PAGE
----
No / Low Code tools (NoLow - I just coined that) have been the holy grail of software since I got into programming. I remain optimistic, but skeptical in regards to the idea that some day anyone will be able to build apps.
Optimistic because we really need to get humans out of the business of writing code wherever we can. Less code means less bugs. Skeptical because in the 15 years I’ve been a developer, I’ve watched so many of these tools come and go. The problem isn’t that we haven’t made the right tools, it’s that you still need to have significant level of technical knowledge about how a problem can be solved. And that’s not something you can abstract away with a nicer UI.
I think the strongest case for the success of NoLow at the moment has more to do with what it offers current developers than it’s ability to turn non-coders into application developers.
My wife owns a small business. It’s one of those yard sign businesses that have exploded in popularity during the pandemic. I was skeptical of the long-term viability of a business built on corrogated blown up letters stuck in your yard, but when she put up a sign for my birthday, it did make me feel special and I can understand why she’s getting 5 and 6 orders a day at around 75 bucks a pop.
I am defacto tech support for all the digital aspects of her business. Since it’s a franchise, nearly everything she needs is provided by the company. And, if I might add, it’s pretty good. She complains, but she has never used enterprise software before so her only frame of reference is her iPhone, on which everything kind of “just works”.
From time to time, she has small automation needs. For instance, she gets orders emailed to her every day. She then has to print those orders out. So she made a simple request to have orders just automatically print out whenever they come in.
I was halfway to building a Node application that auth’d to Gmail, parsed the body with an HTML parser and an npm package to send things to the printer before I realized that this is probably all solvable with low code tools.
So I built an Azure Logic App that does this in - no joke - two steps.
First I had some prep work to do.
I added a label to any incoming order email with an “Order” label. Gmail calls these “filters” by the way. The order format ALWAYS starts the same way and they always come from the same sender. Anybody could write this filter.
Note: the easiest way to do this whole thing would be to forward the email once it comes in via the same filter in Gmail - cause you can do that. Unfortunately, this doesn’t work. For some reason, the printer won’t accept forwarded emails. I lost about an hour to that weirdness.
I started with a blank Logic App and added the Gmail Trigger to start. It has the ability to check for new mail, and you can even specify a label to filter on.
The next step is to add an action that sends any emails it found in step one to the printer. I’ve got an HP Envy 5640 that supports HP ePrint - “a cloud-based service that lets you print from anywhere…”. Once you set it up, you get a super ugly email address that looks like
firstname.lastname@example.org. But anything you send to that ugliness from a “trusted” sender will print. It works well.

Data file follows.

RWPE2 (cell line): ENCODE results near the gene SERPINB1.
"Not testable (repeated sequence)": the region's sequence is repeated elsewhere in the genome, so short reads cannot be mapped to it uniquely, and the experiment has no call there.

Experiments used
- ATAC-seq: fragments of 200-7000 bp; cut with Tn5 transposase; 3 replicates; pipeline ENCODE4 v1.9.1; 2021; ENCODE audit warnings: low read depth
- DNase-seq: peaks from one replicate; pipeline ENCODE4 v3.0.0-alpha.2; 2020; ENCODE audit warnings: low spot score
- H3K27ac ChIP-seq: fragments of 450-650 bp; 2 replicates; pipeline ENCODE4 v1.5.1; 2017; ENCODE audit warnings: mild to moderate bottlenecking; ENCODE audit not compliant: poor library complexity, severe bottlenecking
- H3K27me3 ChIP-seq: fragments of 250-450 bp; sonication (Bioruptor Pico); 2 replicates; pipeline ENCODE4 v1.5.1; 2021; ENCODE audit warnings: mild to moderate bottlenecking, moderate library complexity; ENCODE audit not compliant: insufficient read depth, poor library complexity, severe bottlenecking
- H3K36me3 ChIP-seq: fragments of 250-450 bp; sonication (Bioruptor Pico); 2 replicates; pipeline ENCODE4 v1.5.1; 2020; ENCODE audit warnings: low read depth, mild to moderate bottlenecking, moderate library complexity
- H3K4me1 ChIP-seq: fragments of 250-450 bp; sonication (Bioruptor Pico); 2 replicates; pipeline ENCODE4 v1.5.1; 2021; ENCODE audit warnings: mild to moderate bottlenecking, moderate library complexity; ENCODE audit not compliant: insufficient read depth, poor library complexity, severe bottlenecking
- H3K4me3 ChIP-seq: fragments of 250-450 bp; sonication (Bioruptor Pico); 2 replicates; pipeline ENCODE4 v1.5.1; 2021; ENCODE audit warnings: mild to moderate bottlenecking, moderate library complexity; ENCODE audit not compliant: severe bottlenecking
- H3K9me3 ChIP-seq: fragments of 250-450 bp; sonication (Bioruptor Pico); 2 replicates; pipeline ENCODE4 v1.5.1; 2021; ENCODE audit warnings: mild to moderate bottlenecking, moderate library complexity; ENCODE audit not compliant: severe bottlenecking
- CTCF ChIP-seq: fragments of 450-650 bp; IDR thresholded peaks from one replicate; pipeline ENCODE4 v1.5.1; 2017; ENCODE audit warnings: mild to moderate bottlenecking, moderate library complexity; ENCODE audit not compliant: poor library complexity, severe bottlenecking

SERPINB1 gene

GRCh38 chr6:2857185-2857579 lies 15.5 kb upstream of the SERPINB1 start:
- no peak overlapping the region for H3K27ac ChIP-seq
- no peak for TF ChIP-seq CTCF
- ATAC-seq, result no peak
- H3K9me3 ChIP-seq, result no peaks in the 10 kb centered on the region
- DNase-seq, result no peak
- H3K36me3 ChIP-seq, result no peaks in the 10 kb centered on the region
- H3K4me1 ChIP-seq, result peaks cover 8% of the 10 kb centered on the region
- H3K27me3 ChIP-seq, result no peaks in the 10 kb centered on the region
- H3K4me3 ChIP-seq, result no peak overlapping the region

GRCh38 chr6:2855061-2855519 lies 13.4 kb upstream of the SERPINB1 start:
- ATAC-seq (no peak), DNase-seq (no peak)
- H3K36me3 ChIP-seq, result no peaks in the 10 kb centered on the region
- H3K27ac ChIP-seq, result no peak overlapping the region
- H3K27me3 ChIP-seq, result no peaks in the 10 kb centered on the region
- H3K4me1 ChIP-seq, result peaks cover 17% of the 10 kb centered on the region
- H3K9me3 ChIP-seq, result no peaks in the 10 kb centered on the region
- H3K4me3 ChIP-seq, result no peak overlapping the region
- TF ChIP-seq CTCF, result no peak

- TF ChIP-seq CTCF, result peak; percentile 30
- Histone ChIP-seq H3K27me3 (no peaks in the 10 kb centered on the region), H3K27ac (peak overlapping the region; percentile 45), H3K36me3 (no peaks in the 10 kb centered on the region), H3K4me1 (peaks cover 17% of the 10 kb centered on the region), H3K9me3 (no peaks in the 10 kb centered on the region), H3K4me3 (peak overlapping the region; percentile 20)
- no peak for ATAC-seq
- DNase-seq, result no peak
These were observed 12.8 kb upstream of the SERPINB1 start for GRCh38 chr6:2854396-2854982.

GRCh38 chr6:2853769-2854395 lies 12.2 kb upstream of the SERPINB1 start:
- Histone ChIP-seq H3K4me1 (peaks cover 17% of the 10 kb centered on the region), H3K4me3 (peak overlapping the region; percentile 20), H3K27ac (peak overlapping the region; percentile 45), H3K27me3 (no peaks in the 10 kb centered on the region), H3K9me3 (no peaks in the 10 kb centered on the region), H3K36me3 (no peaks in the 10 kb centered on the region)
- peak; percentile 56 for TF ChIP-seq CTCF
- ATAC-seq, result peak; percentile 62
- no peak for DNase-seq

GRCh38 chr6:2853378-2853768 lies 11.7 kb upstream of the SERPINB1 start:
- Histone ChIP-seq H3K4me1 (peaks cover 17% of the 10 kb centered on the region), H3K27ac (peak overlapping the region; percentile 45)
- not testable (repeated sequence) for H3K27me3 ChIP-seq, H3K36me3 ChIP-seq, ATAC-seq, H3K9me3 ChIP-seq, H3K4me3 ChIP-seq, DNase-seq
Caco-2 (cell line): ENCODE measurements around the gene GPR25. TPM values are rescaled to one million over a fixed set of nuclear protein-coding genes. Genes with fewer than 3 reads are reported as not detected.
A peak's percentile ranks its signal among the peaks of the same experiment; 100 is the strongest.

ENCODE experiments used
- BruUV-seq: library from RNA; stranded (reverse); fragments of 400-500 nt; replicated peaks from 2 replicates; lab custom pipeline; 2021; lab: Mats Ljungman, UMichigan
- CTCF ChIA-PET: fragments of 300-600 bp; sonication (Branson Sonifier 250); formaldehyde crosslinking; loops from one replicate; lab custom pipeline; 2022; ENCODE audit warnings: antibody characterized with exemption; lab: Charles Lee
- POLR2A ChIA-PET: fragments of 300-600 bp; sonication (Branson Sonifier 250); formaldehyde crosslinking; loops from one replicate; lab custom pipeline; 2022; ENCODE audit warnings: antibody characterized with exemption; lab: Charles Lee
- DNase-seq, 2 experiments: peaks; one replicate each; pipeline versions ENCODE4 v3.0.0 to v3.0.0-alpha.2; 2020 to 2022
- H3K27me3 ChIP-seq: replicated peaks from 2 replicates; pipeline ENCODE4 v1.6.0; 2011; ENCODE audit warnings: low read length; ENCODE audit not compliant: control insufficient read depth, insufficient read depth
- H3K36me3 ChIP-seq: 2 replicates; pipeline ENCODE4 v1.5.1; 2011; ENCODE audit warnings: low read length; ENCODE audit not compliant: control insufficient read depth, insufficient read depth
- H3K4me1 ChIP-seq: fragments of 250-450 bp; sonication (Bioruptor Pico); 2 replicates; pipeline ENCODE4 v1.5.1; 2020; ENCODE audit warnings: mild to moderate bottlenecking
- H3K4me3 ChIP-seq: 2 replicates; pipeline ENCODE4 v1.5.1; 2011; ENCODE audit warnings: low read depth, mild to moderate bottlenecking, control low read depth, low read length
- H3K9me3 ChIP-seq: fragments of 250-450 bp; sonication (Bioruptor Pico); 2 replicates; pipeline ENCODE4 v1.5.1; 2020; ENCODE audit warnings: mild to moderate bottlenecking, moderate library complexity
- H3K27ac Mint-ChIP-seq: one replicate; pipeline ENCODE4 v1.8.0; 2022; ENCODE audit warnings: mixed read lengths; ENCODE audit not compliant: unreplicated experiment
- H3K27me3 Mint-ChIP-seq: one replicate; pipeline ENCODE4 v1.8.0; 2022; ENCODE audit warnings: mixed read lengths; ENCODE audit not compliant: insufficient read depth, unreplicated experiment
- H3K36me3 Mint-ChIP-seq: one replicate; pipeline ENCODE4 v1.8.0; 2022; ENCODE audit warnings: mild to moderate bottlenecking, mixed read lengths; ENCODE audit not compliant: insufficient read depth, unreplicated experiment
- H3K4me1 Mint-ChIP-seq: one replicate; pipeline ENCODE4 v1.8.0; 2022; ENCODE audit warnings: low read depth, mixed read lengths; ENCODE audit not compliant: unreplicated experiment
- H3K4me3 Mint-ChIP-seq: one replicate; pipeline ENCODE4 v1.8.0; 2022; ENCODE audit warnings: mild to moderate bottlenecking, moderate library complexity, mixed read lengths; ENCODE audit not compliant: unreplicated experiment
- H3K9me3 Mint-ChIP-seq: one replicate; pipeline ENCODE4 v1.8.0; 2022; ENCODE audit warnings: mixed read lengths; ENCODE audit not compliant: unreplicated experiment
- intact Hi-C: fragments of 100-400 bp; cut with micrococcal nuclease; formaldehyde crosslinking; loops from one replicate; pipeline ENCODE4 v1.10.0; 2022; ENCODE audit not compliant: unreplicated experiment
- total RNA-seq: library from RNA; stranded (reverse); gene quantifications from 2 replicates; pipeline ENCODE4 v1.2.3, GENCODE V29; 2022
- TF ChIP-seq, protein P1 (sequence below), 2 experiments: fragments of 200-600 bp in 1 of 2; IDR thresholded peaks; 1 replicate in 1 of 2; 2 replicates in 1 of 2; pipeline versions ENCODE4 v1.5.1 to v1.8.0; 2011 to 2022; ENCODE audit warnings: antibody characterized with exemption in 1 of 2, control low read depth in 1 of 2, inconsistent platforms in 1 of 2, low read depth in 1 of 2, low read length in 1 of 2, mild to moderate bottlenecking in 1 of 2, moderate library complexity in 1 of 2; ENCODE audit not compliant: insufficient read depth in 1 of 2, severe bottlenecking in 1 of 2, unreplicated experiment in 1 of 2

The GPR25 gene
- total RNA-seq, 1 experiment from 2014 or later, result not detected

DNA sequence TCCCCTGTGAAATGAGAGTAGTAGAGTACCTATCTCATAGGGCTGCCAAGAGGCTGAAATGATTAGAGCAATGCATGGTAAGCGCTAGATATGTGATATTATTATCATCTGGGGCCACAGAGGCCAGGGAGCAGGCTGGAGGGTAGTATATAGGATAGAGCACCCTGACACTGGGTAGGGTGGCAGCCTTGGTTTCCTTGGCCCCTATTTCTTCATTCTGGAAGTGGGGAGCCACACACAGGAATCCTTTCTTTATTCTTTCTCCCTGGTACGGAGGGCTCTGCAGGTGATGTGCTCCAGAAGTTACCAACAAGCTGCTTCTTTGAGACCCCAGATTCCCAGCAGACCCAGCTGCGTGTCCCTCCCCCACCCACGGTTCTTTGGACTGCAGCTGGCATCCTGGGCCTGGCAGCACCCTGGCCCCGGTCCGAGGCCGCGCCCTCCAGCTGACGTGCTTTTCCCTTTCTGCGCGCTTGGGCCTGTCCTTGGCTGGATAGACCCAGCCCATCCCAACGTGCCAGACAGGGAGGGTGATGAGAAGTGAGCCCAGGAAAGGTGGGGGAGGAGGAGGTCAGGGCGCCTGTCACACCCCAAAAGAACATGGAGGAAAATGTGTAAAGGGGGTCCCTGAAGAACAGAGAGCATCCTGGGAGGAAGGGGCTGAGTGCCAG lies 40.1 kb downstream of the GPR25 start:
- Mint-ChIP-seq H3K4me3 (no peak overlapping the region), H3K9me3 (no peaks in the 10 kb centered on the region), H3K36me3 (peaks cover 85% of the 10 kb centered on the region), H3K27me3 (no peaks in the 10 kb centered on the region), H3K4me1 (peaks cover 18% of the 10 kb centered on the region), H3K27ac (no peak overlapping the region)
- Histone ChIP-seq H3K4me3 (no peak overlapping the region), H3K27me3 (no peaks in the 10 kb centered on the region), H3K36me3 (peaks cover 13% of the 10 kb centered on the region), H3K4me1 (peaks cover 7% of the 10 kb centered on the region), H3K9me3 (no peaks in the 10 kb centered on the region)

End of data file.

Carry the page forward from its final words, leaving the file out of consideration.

I put the printer email in a Logic App parameter so it’s not part of the program itself. That’s the coder in me. I can’t help it.
This runs every 3 minutes and prints new orders when they come in.
And it is deceptively simple.
Consider what actually has to occur for this to work…
- Authentication to Gmail on my behalf, implementing an OAuth flow and storing tokens for future requests.
- Querying for any “new” emails with a particular label
- Parsing the parts of the email and preserving the HTML of the body
- Sending an email on my behalf
10 years ago we would have coded this from scratch and it would have taken a week - at least. And I would consider this “advanced” coding given the auth flow requirements. And think of the bugs, testing and maintenance down the line.
So back to the point - could anyone do this? It is pretty simple. Certainly a user with a moderate amount of technical knowledge could piece the Logic App together. But could they pull the whole thing off by themselves?
I’m not so sure. There are a lot of things that I just glossed over where you could get seriously hung up. Think of what you have to know to build this…
- You have to know that you need to query a collection of items (emails) based on a condition (label)
- You have to know that modern printers have this “email to printer” capability which requires you to know the printer’s IP address which means…
- You have to know about IP addresses, that they are dynamic, that this will ultimately break your app which means…
- That you need to change the printer IP to static which means…
- You have to know how to log-in to your router and configure DHCP.
Coding is not just knowledge of a language. It is broad knowledge of platforms, and how systems communicate.
I’m optimistic, but skeptical. For now, I think that NoLow apps might work for certain types of applications - a la “forms over data” like Microsoft Access. But the real “arrived” value might, at least today, seems to be enabling current developers to be more productive. It remains to be seen if developers will adopt these tools in lieu of a lucrative career inventing wheels.